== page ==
La Provence, the leading local paper, recently profiled two men who have been trying for 15 years to turn a derelict boxing gym into a recognized religious establishment only to be told repeatedly they had failed to comply with one ordinance or another. And this in a neighborhood, Oliviers A, that is dying around them, “with young people dealing, balconies crumbling, businesses closing,” as La Provence put it. “Food stores, news stands, pharmacies, at Oliviers A they’ve all pulled down their shutters.”
The men who run the mosque, Kader Azia and Kader Sarhaoui, know how vulnerable to radicalization their neighborhood is, and appear to be philosophical about the interest the cops take in their mosque.
La Provence quoted both men as saying, “Yes, we are under surveillance and we know it…With what’s happened, it’s to be expected that the state would be interested in mosques. But we have nothing to hide.”
How the Grand Mosque of Marseille might have changed the city and the lives of Muslims in it is impossible to say because, as La Provence put it, at this point “the Grand Mosque is nothing more than a mirage.”
When I talked to Mayor Gaudin about it back in 2010, he already seemed wistful. “The population approved it—by 60 percent they understood that each religion ought to have a significant monument,” he said.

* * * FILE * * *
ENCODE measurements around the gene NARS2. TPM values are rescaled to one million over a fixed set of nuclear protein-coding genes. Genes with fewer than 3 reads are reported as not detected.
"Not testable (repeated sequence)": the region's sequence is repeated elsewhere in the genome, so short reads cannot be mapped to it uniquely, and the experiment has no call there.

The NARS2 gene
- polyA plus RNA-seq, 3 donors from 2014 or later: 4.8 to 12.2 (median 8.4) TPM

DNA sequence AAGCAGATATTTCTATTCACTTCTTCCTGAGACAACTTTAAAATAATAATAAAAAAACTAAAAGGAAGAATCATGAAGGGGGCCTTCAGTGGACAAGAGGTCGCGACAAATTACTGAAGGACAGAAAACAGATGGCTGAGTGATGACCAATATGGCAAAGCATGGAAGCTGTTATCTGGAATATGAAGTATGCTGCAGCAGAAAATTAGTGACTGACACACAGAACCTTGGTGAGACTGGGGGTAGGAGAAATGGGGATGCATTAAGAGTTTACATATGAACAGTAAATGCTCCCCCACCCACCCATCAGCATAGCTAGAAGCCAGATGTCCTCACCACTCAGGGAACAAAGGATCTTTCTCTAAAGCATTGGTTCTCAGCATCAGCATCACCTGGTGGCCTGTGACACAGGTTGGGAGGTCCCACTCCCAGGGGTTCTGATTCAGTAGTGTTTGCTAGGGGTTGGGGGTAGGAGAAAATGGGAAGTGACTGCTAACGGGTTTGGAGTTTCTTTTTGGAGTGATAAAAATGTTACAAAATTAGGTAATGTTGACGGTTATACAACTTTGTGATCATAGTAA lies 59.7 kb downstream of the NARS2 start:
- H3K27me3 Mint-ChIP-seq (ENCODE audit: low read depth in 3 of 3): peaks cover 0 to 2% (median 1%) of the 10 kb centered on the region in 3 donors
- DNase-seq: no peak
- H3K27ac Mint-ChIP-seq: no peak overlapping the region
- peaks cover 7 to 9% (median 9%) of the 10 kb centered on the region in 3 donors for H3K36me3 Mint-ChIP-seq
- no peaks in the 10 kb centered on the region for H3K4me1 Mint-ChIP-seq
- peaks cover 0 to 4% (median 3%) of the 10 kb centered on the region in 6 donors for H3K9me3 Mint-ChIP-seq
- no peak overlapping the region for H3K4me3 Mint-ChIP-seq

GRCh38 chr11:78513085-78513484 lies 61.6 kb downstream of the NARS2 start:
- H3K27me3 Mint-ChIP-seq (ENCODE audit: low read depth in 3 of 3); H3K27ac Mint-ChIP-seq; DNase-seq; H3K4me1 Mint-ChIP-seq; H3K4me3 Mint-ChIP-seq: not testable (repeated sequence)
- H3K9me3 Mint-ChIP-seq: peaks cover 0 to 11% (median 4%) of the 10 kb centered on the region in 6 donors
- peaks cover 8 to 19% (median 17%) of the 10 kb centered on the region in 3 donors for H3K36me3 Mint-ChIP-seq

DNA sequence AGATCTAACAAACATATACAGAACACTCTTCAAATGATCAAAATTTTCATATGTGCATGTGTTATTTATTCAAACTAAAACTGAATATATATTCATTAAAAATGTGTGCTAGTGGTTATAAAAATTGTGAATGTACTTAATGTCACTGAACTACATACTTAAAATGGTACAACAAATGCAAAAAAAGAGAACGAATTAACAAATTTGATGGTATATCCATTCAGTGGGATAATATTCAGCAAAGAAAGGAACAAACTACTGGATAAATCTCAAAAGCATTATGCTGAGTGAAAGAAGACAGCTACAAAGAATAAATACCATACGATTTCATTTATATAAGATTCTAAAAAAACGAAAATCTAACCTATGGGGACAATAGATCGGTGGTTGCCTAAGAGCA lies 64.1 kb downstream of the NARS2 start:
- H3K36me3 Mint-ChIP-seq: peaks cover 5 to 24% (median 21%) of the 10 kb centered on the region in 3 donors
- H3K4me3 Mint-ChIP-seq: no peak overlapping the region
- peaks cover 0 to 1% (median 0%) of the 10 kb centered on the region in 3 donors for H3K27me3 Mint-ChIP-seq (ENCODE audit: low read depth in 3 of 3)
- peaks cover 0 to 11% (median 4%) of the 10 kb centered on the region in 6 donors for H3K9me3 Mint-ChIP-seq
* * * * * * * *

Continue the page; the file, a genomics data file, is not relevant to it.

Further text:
In 2006 the municipality gave unanimous approval to the building permit. The director of the main mosque in Paris came for the laying of the cornerstone in May 2010. A leading Socialist Party politician proclaimed it would signify the “fraternal cohabitation of the communities.”
But from the beginning there also were critical misunderstandings.
The site the city made available was the sprawling old municipal slaughterhouse and its grounds. Gaudin thought one of the cavernous buildings there could be restored and converted into a Muslim place of worship.
But the fact that oceans of blood had flowed there from animals not killed in halal (religiously acceptable) ways made that idea seem grotesque to many observant Muslims.
No, the old buildings would have to be torn down and new ones built that would be oriented appropriately toward Mecca and thoroughly cleansed of the gore from before. Designs were drawn up for a modern structure with a towering minaret where the faithful could be called to prayer.
But then the non-Muslim community started to push back, unwilling to accept the idea they’d be awakened, like it or not, before dawn. “Prayer is better than sleep,” the muezzin intones. Not everyone agrees.
So, the committee that had formed to build the mosque conceded the point and decided there would be no audible call to prayer. Instead, a powerful light would shine from the minaret, visible (like the gold Madonna of Notre Dame de la Garde) all over the city.
But the idea that a minaret might challenge the steeple of Notre Dame for dominance, or even as a counterpoint on the Marseille skyline, was anathema to many conservatives.